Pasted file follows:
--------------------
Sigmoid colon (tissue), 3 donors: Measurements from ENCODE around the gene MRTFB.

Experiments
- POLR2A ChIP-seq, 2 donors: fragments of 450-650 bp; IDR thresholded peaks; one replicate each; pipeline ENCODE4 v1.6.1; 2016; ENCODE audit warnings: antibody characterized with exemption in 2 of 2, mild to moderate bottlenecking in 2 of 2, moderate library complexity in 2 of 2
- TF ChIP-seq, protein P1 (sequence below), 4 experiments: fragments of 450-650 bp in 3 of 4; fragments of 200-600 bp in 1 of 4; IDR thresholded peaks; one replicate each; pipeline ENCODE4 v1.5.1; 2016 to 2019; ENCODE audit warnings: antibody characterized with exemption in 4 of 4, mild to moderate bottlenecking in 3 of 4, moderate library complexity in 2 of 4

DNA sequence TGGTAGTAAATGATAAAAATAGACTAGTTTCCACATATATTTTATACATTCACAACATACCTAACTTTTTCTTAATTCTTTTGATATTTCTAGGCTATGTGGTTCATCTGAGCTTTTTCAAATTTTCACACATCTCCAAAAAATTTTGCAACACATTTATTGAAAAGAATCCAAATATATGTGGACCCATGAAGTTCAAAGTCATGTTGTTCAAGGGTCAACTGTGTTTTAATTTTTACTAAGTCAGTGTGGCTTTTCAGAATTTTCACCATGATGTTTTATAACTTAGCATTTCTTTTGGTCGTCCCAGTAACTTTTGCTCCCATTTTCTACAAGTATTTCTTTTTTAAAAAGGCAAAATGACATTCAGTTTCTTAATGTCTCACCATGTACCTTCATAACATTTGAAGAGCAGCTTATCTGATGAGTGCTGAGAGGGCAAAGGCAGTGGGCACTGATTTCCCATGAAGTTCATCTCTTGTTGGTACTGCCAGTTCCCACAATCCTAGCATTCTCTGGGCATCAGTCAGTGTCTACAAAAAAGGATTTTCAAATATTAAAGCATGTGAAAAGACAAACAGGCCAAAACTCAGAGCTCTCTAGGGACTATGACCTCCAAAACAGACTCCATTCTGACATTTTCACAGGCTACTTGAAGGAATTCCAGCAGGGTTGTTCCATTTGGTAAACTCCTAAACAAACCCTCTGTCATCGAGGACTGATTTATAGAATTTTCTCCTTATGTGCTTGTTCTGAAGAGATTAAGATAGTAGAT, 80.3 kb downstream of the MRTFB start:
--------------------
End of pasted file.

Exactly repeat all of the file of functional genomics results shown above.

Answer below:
Sigmoid colon (tissue), 3 donors: Measurements from ENCODE around the gene MRTFB.

Experiments
- POLR2A ChIP-seq, 2 donors: fragments of 450-650 bp; IDR thresholded peaks; one replicate each; pipeline ENCODE4 v1.6.1; 2016; ENCODE audit warnings: antibody characterized with exemption in 2 of 2, mild to moderate bottlenecking in 2 of 2, moderate library complexity in 2 of 2
- TF ChIP-seq, protein P1 (sequence below), 4 experiments: fragments of 450-650 bp in 3 of 4; fragments of 200-600 bp in 1 of 4; IDR thresholded peaks; one replicate each; pipeline ENCODE4 v1.5.1; 2016 to 2019; ENCODE audit warnings: antibody characterized with exemption in 4 of 4, mild to moderate bottlenecking in 3 of 4, moderate library complexity in 2 of 4

DNA sequence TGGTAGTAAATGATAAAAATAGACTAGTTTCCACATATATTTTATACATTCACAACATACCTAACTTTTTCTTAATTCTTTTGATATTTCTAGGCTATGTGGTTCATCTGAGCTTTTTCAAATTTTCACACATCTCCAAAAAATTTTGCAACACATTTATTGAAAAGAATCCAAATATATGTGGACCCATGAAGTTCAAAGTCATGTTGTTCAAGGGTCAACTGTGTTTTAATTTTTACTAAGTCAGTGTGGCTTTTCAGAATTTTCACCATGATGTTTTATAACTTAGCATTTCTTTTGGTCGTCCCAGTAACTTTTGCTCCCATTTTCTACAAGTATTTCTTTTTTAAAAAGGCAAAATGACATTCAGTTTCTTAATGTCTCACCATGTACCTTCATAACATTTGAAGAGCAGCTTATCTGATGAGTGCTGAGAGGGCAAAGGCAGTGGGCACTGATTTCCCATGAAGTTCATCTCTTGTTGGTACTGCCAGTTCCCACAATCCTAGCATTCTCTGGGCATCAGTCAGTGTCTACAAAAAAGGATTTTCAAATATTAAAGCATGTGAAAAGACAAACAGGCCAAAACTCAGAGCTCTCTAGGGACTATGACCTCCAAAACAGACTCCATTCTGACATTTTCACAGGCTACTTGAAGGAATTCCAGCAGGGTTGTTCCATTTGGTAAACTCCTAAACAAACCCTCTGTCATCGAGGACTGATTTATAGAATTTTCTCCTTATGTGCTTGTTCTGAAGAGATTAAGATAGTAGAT, 80.3 kb downstream of the MRTFB start: